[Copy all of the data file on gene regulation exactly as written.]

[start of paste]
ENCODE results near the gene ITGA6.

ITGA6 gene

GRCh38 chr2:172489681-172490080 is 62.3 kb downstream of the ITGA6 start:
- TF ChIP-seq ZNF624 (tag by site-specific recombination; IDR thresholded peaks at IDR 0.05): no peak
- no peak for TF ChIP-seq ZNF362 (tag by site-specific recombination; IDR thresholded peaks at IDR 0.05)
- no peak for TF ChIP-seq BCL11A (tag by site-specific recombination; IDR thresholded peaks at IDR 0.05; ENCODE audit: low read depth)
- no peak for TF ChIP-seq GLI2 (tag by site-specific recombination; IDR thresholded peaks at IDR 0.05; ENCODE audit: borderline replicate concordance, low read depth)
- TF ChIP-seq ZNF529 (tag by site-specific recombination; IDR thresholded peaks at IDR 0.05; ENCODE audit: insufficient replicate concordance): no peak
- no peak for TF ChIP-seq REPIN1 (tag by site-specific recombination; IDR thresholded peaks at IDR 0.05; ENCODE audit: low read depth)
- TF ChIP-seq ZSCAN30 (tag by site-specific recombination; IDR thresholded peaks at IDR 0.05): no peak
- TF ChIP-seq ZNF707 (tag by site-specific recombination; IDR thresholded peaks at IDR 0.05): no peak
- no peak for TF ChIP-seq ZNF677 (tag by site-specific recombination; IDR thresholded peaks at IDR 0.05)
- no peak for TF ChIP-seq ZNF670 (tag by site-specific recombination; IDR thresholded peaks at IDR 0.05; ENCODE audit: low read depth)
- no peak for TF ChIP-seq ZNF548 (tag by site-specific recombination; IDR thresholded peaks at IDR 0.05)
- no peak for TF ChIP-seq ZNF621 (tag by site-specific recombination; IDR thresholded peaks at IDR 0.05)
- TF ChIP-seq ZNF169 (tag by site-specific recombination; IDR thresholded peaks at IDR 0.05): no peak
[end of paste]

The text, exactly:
ENCODE results near the gene ITGA6.

ITGA6 gene

GRCh38 chr2:172489681-172490080 is 62.3 kb downstream of the ITGA6 start:
- TF ChIP-seq ZNF624 (tag by site-specific recombination; IDR thresholded peaks at IDR 0.05): no peak
- no peak for TF ChIP-seq ZNF362 (tag by site-specific recombination; IDR thresholded peaks at IDR 0.05)
- no peak for TF ChIP-seq BCL11A (tag by site-specific recombination; IDR thresholded peaks at IDR 0.05; ENCODE audit: low read depth)
- no peak for TF ChIP-seq GLI2 (tag by site-specific recombination; IDR thresholded peaks at IDR 0.05; ENCODE audit: borderline replicate concordance, low read depth)
- TF ChIP-seq ZNF529 (tag by site-specific recombination; IDR thresholded peaks at IDR 0.05; ENCODE audit: insufficient replicate concordance): no peak
- no peak for TF ChIP-seq REPIN1 (tag by site-specific recombination; IDR thresholded peaks at IDR 0.05; ENCODE audit: low read depth)
- TF ChIP-seq ZSCAN30 (tag by site-specific recombination; IDR thresholded peaks at IDR 0.05): no peak
- TF ChIP-seq ZNF707 (tag by site-specific recombination; IDR thresholded peaks at IDR 0.05): no peak
- no peak for TF ChIP-seq ZNF677 (tag by site-specific recombination; IDR thresholded peaks at IDR 0.05)
- no peak for TF ChIP-seq ZNF670 (tag by site-specific recombination; IDR thresholded peaks at IDR 0.05; ENCODE audit: low read depth)
- no peak for TF ChIP-seq ZNF548 (tag by site-specific recombination; IDR thresholded peaks at IDR 0.05)
- no peak for TF ChIP-seq ZNF621 (tag by site-specific recombination; IDR thresholded peaks at IDR 0.05)
- TF ChIP-seq ZNF169 (tag by site-specific recombination; IDR thresholded peaks at IDR 0.05): no peak